According to recent reports, the Latino economy is valued at 3.2 trillion dollars, up from $2.8 trillion in 2020. If Latinos were an independent country, their GDP would rank ahead of the UK, India, and France.
The growth of the Latino economy is because more Latinos are becoming entrepreneurs, starting businesses, and creating jobs. “The Latino community must take ownership of its future to ensure this growth continues,” says Jaime di Paulo, President & CEO of the Illinois Hispanic Chamber of Commerce. IHCC’s mission is to cultivate knowledge, connections, and collaboration to effect transformational social change and achieve sustainable economic impact through entrepreneurship.
“You come in with an idea, and you walk out with the business (plan)…and start it on the right foot at no cost to you,” said di Paolo about the Illinois Small Business Development Center at IHCC.
di Paolo questions studies that boast about the U.S. Hispanic population’s economic prowess. “What does that mean,” he said. “Our communities are falling apart; they’re getting gentrified. There’s no influence of dollars coming into our communities because our businesses are not growing.” For example, he shared that 64% of Latino businesses in Chicago have less than ten employees. “From the get-go, they’re not growing; they’re not creating generational wealth.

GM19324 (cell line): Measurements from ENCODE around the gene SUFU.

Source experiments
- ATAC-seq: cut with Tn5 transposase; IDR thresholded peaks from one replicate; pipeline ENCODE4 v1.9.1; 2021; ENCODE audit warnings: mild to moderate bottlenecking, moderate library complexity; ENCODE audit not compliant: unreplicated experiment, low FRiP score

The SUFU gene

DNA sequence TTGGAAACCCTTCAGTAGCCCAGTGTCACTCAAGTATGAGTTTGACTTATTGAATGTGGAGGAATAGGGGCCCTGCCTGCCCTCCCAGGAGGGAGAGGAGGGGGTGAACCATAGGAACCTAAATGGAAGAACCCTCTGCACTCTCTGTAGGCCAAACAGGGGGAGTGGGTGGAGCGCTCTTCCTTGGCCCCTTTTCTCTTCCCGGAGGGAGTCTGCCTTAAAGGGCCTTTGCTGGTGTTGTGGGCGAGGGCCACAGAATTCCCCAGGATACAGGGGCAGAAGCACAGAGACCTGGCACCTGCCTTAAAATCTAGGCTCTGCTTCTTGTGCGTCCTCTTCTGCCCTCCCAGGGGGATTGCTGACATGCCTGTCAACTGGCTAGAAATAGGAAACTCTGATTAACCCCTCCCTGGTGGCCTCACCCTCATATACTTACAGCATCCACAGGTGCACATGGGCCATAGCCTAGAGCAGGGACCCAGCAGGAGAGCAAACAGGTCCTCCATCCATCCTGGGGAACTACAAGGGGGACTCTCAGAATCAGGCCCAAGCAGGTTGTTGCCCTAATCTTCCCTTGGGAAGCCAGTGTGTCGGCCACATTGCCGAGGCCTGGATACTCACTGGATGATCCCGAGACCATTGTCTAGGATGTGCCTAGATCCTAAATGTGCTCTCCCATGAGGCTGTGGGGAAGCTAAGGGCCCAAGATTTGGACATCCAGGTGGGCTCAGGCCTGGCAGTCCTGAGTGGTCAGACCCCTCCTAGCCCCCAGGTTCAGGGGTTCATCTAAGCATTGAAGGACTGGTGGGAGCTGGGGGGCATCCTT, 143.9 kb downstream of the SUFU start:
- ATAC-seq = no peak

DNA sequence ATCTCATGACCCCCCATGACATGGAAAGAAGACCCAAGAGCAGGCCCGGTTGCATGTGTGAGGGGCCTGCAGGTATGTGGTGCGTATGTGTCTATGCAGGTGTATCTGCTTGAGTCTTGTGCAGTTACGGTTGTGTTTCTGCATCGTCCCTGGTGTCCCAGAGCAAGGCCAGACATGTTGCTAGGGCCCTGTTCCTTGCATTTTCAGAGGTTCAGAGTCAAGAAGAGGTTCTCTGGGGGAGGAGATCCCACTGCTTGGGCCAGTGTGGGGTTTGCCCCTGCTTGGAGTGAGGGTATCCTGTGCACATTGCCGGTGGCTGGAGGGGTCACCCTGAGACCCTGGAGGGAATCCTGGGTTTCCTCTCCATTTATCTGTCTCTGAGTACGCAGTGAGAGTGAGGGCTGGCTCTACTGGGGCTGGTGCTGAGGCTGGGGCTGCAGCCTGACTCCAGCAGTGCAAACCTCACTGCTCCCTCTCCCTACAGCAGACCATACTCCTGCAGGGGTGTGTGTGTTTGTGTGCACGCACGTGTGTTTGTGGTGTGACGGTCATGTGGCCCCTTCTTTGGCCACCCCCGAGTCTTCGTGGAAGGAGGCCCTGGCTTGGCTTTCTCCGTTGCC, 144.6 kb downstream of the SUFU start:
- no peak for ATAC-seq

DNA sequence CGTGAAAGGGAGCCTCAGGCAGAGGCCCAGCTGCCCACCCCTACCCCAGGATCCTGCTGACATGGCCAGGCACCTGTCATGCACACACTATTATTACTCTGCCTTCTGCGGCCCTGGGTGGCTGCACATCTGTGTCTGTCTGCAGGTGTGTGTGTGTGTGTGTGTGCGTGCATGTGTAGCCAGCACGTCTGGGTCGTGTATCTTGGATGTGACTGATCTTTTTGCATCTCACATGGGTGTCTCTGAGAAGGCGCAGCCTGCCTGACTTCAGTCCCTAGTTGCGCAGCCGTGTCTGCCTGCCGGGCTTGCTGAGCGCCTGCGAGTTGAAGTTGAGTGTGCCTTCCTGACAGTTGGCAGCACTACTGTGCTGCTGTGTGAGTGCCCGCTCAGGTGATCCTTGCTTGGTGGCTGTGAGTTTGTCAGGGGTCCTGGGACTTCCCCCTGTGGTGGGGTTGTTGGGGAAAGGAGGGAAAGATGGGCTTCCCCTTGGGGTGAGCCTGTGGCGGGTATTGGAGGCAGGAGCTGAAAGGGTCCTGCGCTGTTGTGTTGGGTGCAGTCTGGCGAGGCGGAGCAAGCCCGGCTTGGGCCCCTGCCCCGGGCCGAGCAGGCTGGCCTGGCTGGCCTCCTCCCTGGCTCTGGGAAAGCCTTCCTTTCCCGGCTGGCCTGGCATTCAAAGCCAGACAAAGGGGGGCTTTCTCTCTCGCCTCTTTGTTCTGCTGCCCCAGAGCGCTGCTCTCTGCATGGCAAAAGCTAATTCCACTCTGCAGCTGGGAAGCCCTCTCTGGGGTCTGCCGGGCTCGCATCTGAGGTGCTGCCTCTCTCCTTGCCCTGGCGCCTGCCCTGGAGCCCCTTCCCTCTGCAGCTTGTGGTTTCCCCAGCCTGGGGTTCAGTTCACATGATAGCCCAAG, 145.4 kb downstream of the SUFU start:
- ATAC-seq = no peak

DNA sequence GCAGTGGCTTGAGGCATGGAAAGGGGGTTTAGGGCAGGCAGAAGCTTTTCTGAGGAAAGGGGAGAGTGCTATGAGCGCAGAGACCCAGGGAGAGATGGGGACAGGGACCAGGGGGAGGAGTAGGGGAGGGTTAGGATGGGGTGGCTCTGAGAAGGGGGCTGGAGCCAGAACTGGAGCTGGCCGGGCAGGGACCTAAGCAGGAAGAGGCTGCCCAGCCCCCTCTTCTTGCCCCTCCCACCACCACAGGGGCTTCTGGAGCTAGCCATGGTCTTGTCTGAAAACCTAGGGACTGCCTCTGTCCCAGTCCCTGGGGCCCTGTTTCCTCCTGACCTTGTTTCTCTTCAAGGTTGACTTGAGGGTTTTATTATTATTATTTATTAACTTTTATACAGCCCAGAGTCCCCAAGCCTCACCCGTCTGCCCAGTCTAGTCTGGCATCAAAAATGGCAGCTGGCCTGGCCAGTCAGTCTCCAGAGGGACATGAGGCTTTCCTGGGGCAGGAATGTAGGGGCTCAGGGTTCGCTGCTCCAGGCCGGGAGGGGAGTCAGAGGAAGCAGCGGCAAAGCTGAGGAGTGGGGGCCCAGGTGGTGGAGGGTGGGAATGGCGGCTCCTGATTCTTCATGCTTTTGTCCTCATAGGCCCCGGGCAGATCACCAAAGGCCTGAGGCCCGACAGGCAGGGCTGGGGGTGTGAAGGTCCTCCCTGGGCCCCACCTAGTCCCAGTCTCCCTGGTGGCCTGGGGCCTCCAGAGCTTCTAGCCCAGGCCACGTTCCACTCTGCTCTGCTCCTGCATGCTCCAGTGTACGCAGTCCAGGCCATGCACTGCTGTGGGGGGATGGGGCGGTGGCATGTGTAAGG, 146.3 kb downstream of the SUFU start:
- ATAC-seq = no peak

“Our community needs to learn how to use other people’s money, said di Paolo about small business owners leveraging loans from banking institutions. “Usually a Latino, when they open a business, they put the life savings into the business. Other groups don’t; they ask for loans. They don’t jeopardize their future; their homes.”
IHCC is a member of the Illinois Latino Agenda (ILA), a coalition that advocates for the needs of Latinos as a collective voice true to Latino/a/x cultural values. di Paolo spoke about supporting the influx of newcomers, asylum seekers coming to Chicago. “You need to push the federal government to push those permits to work; so we can start developing the workforce we need,” he said.
Originally from Guadalajara, Mexico, di Paolo came to Chicago 10 years ago. He was selected as President & CEO of the IHCC in January 2019. di Paolo believes that small businesses are the anchor, the heart of the community, “If the businesses grow, the community grows.” “I’d rather give my dollar to a Latino than anybody else,” said di Paolo about driving 10 miles to support a Latino-owned dry cleaning company.